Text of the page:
Joyous Giving, Fearless Death
What would you do if you were told by your doctor "to get your affairs in order, you have only 2 months to live."?
That was what Sandra's doctor told her, when she was admitted to the ER last December. And true to the doctor's words, Sandra passed away in February this year. After her funeral, the family put together a memorial website for Sandra. That was when I received a phone call from Muriel, Sandra's mom, and learned about her death.
Sandra Emerling came to help us with our tax-exempt application in 2004 through Pro Bono Partnership in White Plains, NY. She worked in GE Corporate Tax Dept in Connecticut and had volunteered extensively with Pro Bono Partnership and various other organizations. When putting together her memorial website, everyone was amazed to learn of all these countless charities that she had volunteered with.
We were very fortunate to have Sandra. Not only did she help us successfully obtain tax-exempt status, she was also our first benefactor. She pledged a donation to Blazing Wisdom Institute in Muriel's name, as a birthday gift to her mom while working on our tax-exempt application.
I spoke with Muriel over the phone and asked her about Sandra's last 2 months after she was diagnosed with Stage IV cancer. Some people are darkened by unfortunate events, others become incandescent. Both Sandra and Muriel belong to the latter. There was none of that anger, guilt, regrets, sadness, helplessness, or self-pity one would typically experience given the same set of circumstances. Sandra was very courageous, she carried with her the "I can deal with this" attitude and was joyous through the end of her life. She moved into Muriel's condo in Michigan where Muriel could provide care for her after cancer treatment. The family rallied in to help. Muriel was very grateful that she had that 2 months with Sandra, she said that was a gift.
It was also important to know that Sandra didn't suffer. She had cancer, and yes, pain. But she never suffered. Her brother David said, " If you would have seen her CAT scan that we saw, to know that she didn't suffer with her lungs the way they were. We had absolutely no idea how she was even breathing, and up until Wednesday she was breathing on her own, This just blows my mind, absolutely blows my mind. But she didn't suffer. She never suffered, and we think that was God's way of taking care of her because there was no way of taking care of the disease she had."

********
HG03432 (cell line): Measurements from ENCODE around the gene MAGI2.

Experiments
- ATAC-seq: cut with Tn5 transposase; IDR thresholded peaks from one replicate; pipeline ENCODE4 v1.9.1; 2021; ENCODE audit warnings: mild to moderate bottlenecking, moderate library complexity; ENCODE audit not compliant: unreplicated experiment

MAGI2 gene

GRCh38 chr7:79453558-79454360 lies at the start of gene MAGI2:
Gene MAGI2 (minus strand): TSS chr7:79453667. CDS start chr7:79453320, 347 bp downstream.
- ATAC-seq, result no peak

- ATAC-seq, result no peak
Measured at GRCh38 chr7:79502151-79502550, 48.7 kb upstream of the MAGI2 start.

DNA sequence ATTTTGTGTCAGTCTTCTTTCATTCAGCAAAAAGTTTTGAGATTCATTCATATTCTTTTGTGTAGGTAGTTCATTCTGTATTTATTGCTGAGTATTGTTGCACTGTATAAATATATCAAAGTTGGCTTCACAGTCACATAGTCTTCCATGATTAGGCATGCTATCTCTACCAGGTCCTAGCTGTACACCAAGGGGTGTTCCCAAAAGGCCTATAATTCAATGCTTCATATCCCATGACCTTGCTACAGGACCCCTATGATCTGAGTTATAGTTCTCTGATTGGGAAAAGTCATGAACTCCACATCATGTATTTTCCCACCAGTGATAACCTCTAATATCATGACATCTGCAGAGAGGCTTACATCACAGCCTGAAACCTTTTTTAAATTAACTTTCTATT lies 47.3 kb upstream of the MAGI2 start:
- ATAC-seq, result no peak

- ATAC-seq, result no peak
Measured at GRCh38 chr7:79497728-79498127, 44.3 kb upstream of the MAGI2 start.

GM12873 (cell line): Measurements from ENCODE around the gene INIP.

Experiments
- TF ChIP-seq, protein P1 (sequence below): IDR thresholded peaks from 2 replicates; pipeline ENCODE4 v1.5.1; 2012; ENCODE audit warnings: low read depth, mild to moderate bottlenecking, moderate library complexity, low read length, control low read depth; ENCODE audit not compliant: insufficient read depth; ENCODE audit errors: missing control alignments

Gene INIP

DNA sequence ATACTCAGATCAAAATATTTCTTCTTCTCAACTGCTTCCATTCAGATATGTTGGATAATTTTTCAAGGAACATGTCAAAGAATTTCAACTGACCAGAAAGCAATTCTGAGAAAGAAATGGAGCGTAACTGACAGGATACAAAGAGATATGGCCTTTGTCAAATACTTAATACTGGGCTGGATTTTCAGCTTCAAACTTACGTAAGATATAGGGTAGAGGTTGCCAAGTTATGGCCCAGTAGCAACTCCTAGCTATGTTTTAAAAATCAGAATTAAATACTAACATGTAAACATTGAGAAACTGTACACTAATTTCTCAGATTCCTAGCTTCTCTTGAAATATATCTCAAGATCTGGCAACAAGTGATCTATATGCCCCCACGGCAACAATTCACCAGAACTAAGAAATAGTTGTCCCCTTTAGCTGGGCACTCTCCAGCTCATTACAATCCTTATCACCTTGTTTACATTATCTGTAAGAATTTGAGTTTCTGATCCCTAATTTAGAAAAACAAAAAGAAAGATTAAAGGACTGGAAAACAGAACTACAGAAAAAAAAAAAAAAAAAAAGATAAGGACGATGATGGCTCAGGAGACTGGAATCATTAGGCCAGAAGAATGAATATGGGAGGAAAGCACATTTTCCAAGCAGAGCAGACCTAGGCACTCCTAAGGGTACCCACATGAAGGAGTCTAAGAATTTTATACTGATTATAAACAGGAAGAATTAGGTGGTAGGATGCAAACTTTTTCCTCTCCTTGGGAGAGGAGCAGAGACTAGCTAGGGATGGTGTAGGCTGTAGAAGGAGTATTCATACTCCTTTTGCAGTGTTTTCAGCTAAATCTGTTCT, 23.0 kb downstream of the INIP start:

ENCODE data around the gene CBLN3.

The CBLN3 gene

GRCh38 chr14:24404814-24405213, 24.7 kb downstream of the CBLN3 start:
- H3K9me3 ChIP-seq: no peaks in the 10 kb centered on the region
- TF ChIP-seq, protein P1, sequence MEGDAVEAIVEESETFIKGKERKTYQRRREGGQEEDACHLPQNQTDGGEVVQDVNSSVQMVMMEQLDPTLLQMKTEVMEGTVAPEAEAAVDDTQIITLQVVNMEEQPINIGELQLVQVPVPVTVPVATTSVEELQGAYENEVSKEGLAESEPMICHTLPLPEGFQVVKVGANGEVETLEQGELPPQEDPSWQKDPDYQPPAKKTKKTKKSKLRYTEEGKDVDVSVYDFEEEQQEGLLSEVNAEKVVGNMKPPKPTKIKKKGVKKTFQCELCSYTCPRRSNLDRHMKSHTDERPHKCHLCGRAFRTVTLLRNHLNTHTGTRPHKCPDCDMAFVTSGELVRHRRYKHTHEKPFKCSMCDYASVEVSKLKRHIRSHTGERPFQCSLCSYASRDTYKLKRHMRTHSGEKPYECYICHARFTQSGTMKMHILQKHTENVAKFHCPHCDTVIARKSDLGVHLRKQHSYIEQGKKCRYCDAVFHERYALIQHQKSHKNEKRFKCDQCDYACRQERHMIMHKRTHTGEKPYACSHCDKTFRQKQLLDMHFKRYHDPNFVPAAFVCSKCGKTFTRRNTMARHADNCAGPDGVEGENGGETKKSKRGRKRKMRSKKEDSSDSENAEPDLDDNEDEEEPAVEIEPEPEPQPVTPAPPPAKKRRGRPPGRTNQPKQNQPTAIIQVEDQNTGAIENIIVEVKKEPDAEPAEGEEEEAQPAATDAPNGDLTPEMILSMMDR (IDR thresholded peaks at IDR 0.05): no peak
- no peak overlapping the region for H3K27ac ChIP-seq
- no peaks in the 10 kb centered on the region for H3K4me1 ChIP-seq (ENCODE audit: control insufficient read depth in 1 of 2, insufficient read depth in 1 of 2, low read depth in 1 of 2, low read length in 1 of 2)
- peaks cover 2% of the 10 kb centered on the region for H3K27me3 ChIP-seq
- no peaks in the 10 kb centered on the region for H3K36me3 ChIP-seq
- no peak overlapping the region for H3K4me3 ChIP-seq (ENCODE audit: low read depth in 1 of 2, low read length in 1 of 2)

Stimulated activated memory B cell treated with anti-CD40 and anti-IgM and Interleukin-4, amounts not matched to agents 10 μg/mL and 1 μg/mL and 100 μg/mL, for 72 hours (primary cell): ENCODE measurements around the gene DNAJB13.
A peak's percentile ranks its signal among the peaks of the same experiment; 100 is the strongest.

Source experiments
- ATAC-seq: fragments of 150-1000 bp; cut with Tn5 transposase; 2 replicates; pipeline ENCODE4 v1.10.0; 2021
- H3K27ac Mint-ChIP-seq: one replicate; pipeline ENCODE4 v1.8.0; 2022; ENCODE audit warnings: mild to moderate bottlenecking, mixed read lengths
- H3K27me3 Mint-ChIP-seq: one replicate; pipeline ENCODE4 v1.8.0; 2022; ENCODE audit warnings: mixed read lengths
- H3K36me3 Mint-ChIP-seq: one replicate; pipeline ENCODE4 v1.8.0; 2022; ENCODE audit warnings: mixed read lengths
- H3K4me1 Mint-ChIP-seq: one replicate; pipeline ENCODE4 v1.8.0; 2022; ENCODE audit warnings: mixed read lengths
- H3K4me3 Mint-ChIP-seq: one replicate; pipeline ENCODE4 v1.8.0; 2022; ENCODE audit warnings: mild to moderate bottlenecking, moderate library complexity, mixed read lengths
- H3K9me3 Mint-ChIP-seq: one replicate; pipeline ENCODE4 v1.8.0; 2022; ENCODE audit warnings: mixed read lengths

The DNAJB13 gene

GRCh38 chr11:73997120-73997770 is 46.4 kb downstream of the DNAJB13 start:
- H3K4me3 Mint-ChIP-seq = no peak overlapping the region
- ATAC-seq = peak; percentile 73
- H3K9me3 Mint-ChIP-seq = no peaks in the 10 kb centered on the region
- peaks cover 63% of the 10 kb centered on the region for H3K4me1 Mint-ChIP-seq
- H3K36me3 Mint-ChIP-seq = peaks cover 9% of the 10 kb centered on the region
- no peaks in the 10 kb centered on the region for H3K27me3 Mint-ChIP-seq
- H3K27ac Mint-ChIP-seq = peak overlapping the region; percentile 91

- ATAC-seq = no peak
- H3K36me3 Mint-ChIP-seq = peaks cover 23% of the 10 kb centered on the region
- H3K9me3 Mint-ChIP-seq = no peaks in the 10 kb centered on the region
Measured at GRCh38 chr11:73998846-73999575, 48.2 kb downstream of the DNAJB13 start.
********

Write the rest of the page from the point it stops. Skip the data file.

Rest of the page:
But how did Sandra sustain such presence, openness, courage and joy? I found clues in Muriel, Sandra's mom. When Sandra's father died abruptly about fifteen years ago, everyone was worried that Muriel would become the grief-stricken widow that dies young too, and suggested she seek grief/depression counselling. Muriel insisted there was no need for that. They didn't believe her and made her take all the tests and questionnaires anyway. The results came back and they were shocked, "You really are not depressed at all." Muriel told me, she made a conscious choice to be a happy, joyous person everyday of her life, and has not wavered from making that choice.
Sandra had that same determination, brilliance and exuberance like Muriel. She excelled in everything she did, contributed tirelessly to the community, and was always ready to help.
For many of us, Sandra embodied the qualities that lie at the heart of a good life and a peaceful death : lack of fear, openness to spirit and love of community.
Sandra's memorial website is http://www.emerling.us/